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Old Gold (An Eoin Miller Mystery) Paperback – July 24, 2012
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About the Author
A Black Country native, Jay Stringer was raised on pulp fiction, comic books, morgue humor, music, and films. He found inspiration for Old Gold in his UK homeland and the postindustrial region where he grew up. Currently living in Glasgow, he has been published in The Mammoth Book of Best British Crime, volumes 8 and 9, and considers his works to be pieces of “social pulp.” Alongside writing, Stringer has been a zookeeper, a bookseller, a video editor, and a call center lackey. Old Gold is his first novel.
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Top Customer Reviews
Eoin (a great first name, btw!) is a former cop in this UK-based mystery thriller, currently working as an investigator of sorts for a shady pair of brothers. He meets a woman, who ends up sleeping at his apartment, only to find her dead in the morning and he's apparently being framed. There are two main plotlines here: the effort to find the real murderer and motive and a sidebar investigation into the apparent disappearance of a political candidate's son.
Eoin is not a violent hero here, he doesn't use gun and isn't much of a fighter (he tends to get beaten a few times). He is thoughtful and motivated, however, and the author shapes him as somewhat of a lost soul. Both the plots are reasonably well developed and engaging. The characters are interesting (particularly with nicknames like Jellyfish) and blend into the storyline well. The setting is a UK town and there are references to football and local color, which makes a nice flavor to the story and doesnt' get in the way of the flow at all (you don't have to be a British native to understand!).
The book is a solid read with excellent value for the money.
We begin by meeting Eoin Miller, a half-Romani former cop, and when he visits his favorite pub where he meets a beautiful but hard-drinking Mary, a woman who reminds him of Lauren Bacall. As they drink and talk, she tells him that someone is trying to kill her, which alerts him. They talk, and over a bottle Eoin explains that he finds people and things, following his blood:
"My dad is Romani. You know"--I paused before saying it--"a Gypsy?"
They leave the pub and head to his place. Out comes the inevitable bottle of wine and they make small talk, and then head upstairs to his bedroom. But Mary passes out, and Eoin heads back downstairs to sleep on his couch. When he wakes in the morning with a hangover, he goes back upstairs and finds still in his bed... except that she's dead, strangled by one of his own old work ties and with needle tracks in her arm.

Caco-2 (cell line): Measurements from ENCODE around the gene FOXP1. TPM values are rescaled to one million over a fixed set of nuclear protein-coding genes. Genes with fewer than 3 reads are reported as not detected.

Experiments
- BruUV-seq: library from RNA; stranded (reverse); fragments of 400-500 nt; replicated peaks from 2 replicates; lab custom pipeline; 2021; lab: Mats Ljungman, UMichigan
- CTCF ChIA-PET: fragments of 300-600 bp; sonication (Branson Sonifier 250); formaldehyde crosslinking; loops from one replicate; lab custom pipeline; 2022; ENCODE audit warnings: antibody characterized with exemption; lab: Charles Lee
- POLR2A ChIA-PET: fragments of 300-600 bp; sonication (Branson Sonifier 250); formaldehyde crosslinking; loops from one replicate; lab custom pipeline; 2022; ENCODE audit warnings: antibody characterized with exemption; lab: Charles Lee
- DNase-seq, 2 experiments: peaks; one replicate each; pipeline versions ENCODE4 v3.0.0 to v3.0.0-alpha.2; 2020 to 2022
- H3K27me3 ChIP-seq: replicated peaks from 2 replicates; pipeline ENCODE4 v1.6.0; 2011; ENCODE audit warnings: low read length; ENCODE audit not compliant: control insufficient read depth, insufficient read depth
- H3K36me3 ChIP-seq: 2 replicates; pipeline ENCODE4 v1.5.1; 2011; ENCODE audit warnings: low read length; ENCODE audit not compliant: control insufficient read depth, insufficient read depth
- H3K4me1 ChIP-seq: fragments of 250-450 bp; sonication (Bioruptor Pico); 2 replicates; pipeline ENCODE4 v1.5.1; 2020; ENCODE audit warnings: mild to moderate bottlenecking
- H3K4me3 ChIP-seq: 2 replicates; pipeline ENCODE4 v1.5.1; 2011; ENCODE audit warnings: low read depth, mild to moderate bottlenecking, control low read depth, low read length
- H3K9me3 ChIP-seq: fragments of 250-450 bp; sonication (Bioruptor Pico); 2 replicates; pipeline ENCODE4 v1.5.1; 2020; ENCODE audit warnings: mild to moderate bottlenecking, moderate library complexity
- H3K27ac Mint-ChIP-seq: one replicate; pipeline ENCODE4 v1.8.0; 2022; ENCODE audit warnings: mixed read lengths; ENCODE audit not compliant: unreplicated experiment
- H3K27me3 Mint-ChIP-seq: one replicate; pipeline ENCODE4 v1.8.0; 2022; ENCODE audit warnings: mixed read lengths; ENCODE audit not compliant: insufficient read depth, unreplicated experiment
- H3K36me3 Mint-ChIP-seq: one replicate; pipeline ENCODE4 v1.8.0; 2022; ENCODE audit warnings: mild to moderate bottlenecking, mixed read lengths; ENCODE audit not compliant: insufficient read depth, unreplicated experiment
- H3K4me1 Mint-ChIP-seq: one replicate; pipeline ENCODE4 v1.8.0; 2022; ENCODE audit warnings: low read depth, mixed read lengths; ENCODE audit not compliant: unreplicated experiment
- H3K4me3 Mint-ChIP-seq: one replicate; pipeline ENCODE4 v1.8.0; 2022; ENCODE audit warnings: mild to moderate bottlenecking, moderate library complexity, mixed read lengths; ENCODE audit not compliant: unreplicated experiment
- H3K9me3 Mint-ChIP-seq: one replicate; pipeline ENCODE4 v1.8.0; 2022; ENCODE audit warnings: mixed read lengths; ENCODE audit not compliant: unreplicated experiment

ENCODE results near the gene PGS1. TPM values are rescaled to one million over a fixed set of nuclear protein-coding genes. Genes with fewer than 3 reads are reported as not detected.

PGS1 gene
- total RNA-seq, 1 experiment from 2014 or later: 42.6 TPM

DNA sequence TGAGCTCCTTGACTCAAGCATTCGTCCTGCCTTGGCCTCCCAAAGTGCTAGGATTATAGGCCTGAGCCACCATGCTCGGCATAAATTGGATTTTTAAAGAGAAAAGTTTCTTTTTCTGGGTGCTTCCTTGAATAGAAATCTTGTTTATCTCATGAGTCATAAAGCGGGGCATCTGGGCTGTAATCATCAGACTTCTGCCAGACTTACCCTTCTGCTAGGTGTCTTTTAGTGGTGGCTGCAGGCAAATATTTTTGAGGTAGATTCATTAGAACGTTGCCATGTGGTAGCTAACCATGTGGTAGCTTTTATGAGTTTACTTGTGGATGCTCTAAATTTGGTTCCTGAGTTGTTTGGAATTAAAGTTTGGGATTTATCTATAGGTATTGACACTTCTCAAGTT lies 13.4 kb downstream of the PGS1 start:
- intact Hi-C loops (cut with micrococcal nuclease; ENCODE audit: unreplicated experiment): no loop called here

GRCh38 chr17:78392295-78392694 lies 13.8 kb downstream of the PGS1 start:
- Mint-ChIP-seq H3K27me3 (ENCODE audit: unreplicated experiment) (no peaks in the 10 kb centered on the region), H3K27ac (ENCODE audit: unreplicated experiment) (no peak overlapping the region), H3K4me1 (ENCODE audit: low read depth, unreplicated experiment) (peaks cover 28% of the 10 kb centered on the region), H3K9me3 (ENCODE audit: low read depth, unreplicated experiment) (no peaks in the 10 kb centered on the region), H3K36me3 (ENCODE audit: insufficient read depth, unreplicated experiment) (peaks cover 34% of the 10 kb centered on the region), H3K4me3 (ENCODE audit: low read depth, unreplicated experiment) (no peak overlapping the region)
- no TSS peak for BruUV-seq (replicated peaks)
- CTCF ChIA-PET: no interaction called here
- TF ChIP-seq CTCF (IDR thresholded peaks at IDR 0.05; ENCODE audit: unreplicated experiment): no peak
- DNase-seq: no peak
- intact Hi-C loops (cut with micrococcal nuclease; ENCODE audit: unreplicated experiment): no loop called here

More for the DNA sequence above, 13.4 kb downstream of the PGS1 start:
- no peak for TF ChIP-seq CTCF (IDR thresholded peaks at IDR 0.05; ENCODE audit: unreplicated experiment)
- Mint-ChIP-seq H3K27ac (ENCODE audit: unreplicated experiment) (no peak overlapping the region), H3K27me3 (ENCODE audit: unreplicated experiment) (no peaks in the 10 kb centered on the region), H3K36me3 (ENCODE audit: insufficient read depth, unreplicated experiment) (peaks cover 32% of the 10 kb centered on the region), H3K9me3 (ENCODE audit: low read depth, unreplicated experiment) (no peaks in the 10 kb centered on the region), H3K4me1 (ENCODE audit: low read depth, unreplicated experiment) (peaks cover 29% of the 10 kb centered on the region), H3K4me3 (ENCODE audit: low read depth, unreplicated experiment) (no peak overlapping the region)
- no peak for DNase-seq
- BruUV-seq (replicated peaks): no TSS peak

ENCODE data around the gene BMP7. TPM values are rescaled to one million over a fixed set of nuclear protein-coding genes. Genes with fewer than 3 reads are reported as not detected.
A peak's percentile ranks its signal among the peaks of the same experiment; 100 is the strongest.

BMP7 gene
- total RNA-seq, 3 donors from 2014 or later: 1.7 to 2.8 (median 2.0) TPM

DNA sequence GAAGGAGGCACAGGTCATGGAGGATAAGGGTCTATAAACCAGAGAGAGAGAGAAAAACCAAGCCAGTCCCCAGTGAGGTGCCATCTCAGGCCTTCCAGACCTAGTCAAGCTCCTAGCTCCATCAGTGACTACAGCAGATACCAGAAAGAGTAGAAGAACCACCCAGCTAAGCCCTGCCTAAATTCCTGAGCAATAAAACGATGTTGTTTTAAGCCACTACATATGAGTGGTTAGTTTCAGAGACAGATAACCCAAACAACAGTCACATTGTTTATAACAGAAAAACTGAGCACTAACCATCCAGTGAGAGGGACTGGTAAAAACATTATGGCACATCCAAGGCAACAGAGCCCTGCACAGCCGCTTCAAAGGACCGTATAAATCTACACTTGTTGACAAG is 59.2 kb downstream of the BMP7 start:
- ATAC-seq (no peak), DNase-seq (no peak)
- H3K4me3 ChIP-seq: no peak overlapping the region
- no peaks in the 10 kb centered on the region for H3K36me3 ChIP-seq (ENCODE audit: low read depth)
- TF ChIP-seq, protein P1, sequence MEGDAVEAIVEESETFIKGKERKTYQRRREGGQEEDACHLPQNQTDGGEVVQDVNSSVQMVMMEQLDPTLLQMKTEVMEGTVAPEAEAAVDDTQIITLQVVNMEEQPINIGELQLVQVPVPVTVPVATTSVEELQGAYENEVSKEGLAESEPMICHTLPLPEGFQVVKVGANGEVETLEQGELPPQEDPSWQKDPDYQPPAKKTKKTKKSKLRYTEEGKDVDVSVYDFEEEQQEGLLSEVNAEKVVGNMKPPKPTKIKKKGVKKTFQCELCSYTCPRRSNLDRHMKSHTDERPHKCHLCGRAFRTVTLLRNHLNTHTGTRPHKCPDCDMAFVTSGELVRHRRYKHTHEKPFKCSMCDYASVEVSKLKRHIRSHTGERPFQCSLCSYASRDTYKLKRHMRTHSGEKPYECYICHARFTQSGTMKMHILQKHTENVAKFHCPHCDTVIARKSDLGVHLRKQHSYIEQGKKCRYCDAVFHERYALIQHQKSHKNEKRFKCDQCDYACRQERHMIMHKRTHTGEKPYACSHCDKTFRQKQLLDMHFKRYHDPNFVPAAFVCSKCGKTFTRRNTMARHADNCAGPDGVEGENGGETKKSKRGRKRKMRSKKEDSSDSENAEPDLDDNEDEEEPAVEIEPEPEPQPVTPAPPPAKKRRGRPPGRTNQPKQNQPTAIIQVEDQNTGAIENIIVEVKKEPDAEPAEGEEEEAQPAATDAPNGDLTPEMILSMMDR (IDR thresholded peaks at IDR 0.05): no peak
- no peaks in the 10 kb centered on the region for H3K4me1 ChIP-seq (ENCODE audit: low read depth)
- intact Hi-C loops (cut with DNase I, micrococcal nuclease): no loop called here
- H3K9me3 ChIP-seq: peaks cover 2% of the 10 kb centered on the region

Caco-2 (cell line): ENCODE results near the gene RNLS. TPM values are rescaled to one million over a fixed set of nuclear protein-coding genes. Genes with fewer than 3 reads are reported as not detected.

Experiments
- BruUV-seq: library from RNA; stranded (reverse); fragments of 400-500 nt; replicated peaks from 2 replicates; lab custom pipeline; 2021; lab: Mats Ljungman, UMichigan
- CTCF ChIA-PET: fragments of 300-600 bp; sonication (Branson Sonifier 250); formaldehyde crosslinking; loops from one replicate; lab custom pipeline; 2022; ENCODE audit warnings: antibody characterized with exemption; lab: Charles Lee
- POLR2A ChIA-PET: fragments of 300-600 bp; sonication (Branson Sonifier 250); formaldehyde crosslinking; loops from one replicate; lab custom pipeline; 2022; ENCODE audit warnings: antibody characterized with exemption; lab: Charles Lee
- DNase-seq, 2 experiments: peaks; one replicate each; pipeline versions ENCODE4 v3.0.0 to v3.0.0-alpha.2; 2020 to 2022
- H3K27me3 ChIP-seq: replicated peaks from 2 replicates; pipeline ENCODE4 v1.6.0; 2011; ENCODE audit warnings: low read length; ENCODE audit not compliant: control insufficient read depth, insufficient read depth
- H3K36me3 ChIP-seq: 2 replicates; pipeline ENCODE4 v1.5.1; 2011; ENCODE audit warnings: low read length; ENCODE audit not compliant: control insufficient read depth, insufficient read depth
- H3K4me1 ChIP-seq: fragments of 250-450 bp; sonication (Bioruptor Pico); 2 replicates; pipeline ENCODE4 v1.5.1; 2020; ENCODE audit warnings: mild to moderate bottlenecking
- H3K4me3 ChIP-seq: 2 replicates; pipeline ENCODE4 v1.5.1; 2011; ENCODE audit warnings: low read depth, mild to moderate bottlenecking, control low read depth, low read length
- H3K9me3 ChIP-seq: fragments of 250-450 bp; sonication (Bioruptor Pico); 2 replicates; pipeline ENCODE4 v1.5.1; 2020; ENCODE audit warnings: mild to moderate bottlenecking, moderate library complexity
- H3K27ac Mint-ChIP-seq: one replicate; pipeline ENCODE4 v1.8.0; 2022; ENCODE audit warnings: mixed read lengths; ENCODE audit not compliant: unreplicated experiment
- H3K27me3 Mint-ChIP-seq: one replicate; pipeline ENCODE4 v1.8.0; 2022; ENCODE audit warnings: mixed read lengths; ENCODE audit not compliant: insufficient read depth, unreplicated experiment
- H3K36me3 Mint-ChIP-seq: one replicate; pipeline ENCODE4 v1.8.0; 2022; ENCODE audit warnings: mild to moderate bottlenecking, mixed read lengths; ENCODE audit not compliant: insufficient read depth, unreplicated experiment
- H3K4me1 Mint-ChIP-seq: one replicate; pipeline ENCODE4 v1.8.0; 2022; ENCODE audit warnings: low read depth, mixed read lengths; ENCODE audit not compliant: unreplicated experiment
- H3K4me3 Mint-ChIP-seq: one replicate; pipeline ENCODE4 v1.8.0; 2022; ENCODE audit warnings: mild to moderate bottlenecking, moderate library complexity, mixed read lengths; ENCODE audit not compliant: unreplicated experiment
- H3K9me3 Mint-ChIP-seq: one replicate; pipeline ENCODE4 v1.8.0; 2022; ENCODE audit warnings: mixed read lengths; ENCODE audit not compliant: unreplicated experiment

Instead of going to his former colleagues with the police, he flees the scene of the murder, hiding out in a flat owned by the Mann brothers, but then he decides to find out who killed Mary. He knows that if he doesn't, he'll be the one framed for her murder. This is a rather crooked pair, and he's worked for them, but the Mann Brothers control part of the local drugs trade.Read more ›
The story starts out with Eoin Miller, half gypsy, going home with a prostitute named Mary who tells him that someone wants to kill her. In the morning she is dead in his bed and he has a hang-over. While he is searching for Mary's killer, we find out that he used to be on the police force where his ex-wife still remains. Why he left the force is a bit of a mystery. Since leaving the force he works as a middleman for the Mann brothers, a drug operation. He gets jobs here and there, none of them lily white.
One of Eoin's jobs is to try to find the son of a police officer, Perry, who is running for local office. His college son has disappeared and Eoin accepts the task of finding him. What are Perry's secrets and why is he going to such lengths to hide them?
Eoin gets mixed up in the rival gangs of the middle country of England, not sure exactly where he stands on any particular issue. He keeps hearing his dad's voice which told him to run, and run fast.
The book has a sharp dialog and a lot of narrative. We get to know Eoin through his actions and conversations. This is definitely hard-boiled and not for the faint of heart. I think it's a good start for a new series.
While I enjoyed the story, I didn't love it. I think is totally due to personal preference. I prefer description over dialogue and this story was short on description and heavy on dialogue (almost to where it felt like a screenplay at times). For whatever reason I didn't feel overly connected to the story. Overall it was quite entertaining and well done for a first novel.
Most Recent Customer Reviews
Chapter 7 is half pages and skips a page in between.
Was going good 'till then.
Stopped when I could no longer follow the story.
Interesting protagonist character, well woven plot, slightly predictable outcome. A good and entertaining read.Published 16 days ago by B
Good story about an non-respected Detective that knows what he's doing to solve the case.Published 6 months ago by RDeRo
Ok. Not great. Could have been the setting that missed for me.Published 6 months ago by Vernon Courtney
After a bit of a browse on the Kindle, tabbing through pages trying to remember what I had bought and forgotten about, Jay Stringer and his short stories Faithless Street jumped... Read morePublished 7 months ago by col2910
Good story. This is a venue that is new to me and was quite intriguing. Plot twists are unexpected and lead to a satisfactory resolution.Published 10 months ago by S.M.Sundberg
A three star is my normal for a decent book. Less than three stars and I usually didn't finish the book. Read morePublished 12 months ago by Patrick T. Kelly
“The drugs trade is like any other, full of office politics and juicy gossip. All you need to do is find the right office junior and apply pressure. Read morePublished 15 months ago by nigel p bird